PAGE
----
This post was originally posted in May, but with the beginning of the school year, we thought it might be helpful to those struggling with placement decisions, particularly in STEM subjects.
Some of the most powerful evidence we have concerning the success of acceleration comes from research done in STEM (science, technology, engineering, and math) areas. For example, the Study of Mathematically Precocious Youth has conducted many research studies since the 1970’s on exceptionally math talented students who have moved ahead in school at a faster rate than is typical. Other researchers, such as those working with early entrance to college programs and STEM schools, have documented the high level of achievement of students taking advantage of accelerative opportunities.
The picture is positive and clear; students who skip a grade, move ahead in a particular subject, take challenging courses including Advanced Placement and International Baccalaureate program courses, or take advantage of other accelerative opportunities do very well both short- and long-term. As a group, these students are more likely to continue studying advanced math and science throughout their schooling, pursue careers in STEM, and to achieve at higher levels in college and beyond.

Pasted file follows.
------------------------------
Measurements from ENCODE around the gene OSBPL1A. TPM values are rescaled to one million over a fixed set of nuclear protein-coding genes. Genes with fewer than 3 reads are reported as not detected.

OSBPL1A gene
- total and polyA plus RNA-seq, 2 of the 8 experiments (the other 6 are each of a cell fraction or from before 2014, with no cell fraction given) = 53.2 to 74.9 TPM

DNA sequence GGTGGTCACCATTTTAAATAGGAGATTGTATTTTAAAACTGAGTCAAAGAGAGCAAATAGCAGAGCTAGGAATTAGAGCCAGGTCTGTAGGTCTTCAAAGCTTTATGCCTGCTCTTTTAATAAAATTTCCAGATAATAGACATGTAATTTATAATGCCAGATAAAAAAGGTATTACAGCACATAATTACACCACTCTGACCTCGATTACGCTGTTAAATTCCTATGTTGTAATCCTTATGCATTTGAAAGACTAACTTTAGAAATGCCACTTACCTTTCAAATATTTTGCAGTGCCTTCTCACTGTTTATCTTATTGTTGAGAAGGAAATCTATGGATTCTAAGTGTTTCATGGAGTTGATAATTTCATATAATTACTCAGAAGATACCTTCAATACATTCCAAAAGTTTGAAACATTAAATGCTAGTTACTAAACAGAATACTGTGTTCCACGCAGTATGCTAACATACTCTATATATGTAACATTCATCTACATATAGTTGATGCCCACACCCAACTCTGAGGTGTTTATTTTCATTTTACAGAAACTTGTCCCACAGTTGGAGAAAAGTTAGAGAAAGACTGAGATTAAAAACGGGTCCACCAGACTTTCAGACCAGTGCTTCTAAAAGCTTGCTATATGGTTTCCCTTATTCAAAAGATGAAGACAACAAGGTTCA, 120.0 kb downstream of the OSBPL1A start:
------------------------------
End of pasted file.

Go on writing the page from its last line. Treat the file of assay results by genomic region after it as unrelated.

Katie McClarty has added to the longitudinal evidence on acceleration with her studies of the impact of acceleration on careers. She examined the careers of people who were in their 40’s. Those individuals who had been accelerated in school years earlier were more successful, had higher productivity rates, more prestigious occupations, and earned more and increased earnings faster when compared to older students who entered the workforce at the same time (http://researchnetwork.pearson.com/college-career-success/gifted-talented).
Lori Ihrig and Kate Degner contributed to the discussion on acceleration and STEM education with their chapter in the new report, A Nation Empowered (now available as a free download at www.nationempowered.org). They discuss four common excuses for not accelerating students in STEM subjects and provide parents and educators with evidence to refute those excuses. The bottom line? “Accelerative options are not rushing, they are a means of matching the curriculum to the needs of the student, and they should be thoughtfully selected from the menu of available options…. If developing STEM leadership by mentally engaging and challenging top students in STEM is also an educational goal, then acceleration is critical.” (Ihrig & Degner, 2015, A Nation Empowered).